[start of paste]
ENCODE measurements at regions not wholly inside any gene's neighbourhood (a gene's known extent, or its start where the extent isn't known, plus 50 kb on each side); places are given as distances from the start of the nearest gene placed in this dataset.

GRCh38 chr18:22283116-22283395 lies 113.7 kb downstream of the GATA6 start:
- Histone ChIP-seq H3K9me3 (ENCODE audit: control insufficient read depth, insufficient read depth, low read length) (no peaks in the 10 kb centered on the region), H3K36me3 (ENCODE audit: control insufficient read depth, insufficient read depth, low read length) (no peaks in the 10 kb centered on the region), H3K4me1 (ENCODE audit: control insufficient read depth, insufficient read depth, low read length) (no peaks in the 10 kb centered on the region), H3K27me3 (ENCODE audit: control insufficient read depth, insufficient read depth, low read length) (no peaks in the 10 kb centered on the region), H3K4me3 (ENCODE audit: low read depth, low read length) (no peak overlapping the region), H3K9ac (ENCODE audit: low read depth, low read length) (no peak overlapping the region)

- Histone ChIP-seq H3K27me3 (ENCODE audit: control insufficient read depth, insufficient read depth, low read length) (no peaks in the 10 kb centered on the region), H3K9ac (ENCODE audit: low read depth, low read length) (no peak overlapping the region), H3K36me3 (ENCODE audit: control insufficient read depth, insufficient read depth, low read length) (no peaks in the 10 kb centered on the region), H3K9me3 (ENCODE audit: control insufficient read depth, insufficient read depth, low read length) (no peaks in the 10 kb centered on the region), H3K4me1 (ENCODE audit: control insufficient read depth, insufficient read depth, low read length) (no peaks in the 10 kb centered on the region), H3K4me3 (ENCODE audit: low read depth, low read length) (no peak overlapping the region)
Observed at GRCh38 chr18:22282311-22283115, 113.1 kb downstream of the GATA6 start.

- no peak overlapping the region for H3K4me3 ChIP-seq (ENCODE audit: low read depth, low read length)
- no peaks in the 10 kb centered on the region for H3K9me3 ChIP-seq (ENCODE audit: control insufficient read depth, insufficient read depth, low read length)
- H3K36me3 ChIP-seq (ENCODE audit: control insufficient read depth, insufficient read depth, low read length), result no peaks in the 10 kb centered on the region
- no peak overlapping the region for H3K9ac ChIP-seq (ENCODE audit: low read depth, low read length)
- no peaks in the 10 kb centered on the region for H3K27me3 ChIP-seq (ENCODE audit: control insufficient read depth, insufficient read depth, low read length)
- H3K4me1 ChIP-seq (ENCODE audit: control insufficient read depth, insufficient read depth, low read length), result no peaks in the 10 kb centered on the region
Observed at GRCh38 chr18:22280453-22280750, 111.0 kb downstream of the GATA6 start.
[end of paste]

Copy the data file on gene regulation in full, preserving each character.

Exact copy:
ENCODE measurements at regions not wholly inside any gene's neighbourhood (a gene's known extent, or its start where the extent isn't known, plus 50 kb on each side); places are given as distances from the start of the nearest gene placed in this dataset.

GRCh38 chr18:22283116-22283395 lies 113.7 kb downstream of the GATA6 start:
- Histone ChIP-seq H3K9me3 (ENCODE audit: control insufficient read depth, insufficient read depth, low read length) (no peaks in the 10 kb centered on the region), H3K36me3 (ENCODE audit: control insufficient read depth, insufficient read depth, low read length) (no peaks in the 10 kb centered on the region), H3K4me1 (ENCODE audit: control insufficient read depth, insufficient read depth, low read length) (no peaks in the 10 kb centered on the region), H3K27me3 (ENCODE audit: control insufficient read depth, insufficient read depth, low read length) (no peaks in the 10 kb centered on the region), H3K4me3 (ENCODE audit: low read depth, low read length) (no peak overlapping the region), H3K9ac (ENCODE audit: low read depth, low read length) (no peak overlapping the region)

- Histone ChIP-seq H3K27me3 (ENCODE audit: control insufficient read depth, insufficient read depth, low read length) (no peaks in the 10 kb centered on the region), H3K9ac (ENCODE audit: low read depth, low read length) (no peak overlapping the region), H3K36me3 (ENCODE audit: control insufficient read depth, insufficient read depth, low read length) (no peaks in the 10 kb centered on the region), H3K9me3 (ENCODE audit: control insufficient read depth, insufficient read depth, low read length) (no peaks in the 10 kb centered on the region), H3K4me1 (ENCODE audit: control insufficient read depth, insufficient read depth, low read length) (no peaks in the 10 kb centered on the region), H3K4me3 (ENCODE audit: low read depth, low read length) (no peak overlapping the region)
Observed at GRCh38 chr18:22282311-22283115, 113.1 kb downstream of the GATA6 start.

- no peak overlapping the region for H3K4me3 ChIP-seq (ENCODE audit: low read depth, low read length)
- no peaks in the 10 kb centered on the region for H3K9me3 ChIP-seq (ENCODE audit: control insufficient read depth, insufficient read depth, low read length)
- H3K36me3 ChIP-seq (ENCODE audit: control insufficient read depth, insufficient read depth, low read length), result no peaks in the 10 kb centered on the region
- no peak overlapping the region for H3K9ac ChIP-seq (ENCODE audit: low read depth, low read length)
- no peaks in the 10 kb centered on the region for H3K27me3 ChIP-seq (ENCODE audit: control insufficient read depth, insufficient read depth, low read length)
- H3K4me1 ChIP-seq (ENCODE audit: control insufficient read depth, insufficient read depth, low read length), result no peaks in the 10 kb centered on the region
Observed at GRCh38 chr18:22280453-22280750, 111.0 kb downstream of the GATA6 start.